The Government announces a new duty on employers to prevent sexual harassment at work.
The Government says it will legislate to introduce a duty on employers to take reasonable steps to prevent sexual harassment and create explicit protections from harassment by third parties.
The announcement comes following a consultation. The Government also says that it will support the Equality and Human Rights Commission to produce a statutory code of practice, alongside producing its own employer guidance. It will also look closely at extending the time limit for bringing Equality Act-based cases to tribunal to six months.
TUC General Secretary Frances O’Grady said the announcement was “a victory for years of trade union campaigning – and for every single one of those survivors who shared their experiences of sexual harassment at work to bring about change”.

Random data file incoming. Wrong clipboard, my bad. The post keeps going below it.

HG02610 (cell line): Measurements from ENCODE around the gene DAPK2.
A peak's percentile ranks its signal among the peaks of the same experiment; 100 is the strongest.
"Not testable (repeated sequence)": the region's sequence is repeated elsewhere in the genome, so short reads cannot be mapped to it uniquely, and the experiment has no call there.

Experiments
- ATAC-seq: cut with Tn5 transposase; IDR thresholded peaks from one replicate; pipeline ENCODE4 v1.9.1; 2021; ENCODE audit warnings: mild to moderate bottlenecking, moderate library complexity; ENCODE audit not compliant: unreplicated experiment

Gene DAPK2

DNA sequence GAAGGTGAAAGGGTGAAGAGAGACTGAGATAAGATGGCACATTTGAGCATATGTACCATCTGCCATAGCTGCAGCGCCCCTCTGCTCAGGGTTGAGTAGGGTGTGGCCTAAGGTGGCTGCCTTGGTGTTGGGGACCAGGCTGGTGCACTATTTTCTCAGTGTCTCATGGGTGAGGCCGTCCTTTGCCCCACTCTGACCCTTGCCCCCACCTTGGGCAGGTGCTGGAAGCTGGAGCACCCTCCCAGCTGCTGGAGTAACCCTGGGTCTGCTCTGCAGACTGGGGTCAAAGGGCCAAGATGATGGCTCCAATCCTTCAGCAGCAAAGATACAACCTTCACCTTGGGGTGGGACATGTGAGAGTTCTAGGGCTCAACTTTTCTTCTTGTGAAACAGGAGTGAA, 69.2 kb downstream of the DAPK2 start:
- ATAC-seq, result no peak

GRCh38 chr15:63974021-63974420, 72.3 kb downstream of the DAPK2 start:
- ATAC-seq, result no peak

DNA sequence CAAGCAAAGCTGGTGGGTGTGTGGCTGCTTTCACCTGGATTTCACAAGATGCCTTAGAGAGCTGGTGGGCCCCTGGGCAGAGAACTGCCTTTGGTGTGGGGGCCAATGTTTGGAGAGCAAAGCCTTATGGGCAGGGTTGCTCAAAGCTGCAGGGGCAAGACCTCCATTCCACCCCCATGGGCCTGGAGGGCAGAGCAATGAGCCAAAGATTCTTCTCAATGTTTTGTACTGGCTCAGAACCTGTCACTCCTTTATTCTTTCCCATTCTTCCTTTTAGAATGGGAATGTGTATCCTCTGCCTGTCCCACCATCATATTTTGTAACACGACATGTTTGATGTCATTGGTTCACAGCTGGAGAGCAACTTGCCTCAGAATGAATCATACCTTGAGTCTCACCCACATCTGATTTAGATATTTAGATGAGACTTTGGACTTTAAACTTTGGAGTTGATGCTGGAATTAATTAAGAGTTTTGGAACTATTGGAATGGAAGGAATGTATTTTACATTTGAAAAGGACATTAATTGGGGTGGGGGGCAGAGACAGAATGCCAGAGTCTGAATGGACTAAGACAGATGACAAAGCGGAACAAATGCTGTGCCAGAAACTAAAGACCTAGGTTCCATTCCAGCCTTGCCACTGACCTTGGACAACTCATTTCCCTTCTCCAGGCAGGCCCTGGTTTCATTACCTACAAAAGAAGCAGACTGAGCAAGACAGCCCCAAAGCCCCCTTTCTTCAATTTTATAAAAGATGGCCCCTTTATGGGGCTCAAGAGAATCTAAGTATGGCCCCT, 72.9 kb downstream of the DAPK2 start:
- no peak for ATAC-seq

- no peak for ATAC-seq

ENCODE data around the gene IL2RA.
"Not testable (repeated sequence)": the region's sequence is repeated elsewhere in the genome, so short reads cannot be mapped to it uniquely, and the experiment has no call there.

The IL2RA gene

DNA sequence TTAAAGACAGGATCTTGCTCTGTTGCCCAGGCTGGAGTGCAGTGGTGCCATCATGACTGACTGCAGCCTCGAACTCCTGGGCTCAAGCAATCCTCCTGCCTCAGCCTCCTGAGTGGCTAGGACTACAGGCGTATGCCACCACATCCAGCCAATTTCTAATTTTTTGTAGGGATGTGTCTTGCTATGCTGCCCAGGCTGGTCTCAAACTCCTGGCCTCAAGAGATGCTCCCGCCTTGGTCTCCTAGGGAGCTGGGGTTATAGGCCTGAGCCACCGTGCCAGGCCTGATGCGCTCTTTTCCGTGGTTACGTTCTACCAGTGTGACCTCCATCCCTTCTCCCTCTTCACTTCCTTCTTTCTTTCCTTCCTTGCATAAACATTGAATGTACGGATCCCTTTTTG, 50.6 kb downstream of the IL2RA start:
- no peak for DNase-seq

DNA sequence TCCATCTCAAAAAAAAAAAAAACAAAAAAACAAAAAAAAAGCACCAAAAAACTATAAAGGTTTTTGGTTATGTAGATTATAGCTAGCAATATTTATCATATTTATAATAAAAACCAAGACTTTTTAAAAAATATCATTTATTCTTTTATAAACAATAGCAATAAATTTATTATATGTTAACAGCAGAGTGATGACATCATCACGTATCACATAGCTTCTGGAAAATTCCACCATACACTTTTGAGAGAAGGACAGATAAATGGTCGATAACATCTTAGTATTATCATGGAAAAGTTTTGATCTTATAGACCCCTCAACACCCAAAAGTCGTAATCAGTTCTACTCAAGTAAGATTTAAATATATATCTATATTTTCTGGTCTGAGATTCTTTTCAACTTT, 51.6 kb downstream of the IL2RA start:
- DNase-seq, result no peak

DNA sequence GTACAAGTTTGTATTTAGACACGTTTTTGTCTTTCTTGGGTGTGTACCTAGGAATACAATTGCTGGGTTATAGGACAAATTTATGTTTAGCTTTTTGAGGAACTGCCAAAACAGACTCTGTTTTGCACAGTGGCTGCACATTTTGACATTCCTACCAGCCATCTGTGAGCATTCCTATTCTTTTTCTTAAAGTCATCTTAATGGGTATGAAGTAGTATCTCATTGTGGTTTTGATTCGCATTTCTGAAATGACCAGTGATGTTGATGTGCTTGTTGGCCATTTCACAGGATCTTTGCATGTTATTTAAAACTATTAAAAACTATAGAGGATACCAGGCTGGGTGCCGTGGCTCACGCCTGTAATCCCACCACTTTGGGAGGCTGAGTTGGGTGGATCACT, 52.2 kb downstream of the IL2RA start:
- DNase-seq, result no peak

She added: “If this is to be a genuine turning point, the government must change the law swiftly, put more resources into enforcing the new duties, and make sure victims have access to justice.
“Ministers have taken an important first step – but they must keep up the momentum. Sexual harassment at work is rife and needs tackling now.”
The announcement came as a parliamentary report showed almost two thirds of women in the armed forces have experienced bullying, sexual harassment and discrimination during their career. The subcommittee on women in the armed forces said 64 percent of female veterans and 58 percent of currently-serving women [over 4,100 women in total] who gave evidence reported experiencing bullying, harassment and discrimination during their careers. Most did not report it and a third of those who did said the response was “extremely poor”.
The committee recommends that the Ministry of Defence create a specialised Defence Authority to handle such complaints and better resource the Service Complaints Ombudsman and make their decisions binding.
The report also finds serious problems with the military’s handling of sexual assault and harassment and urges it to remove cases of rape and sexual assault from military courts and the Service Justice System and hand them over to the civilian court system.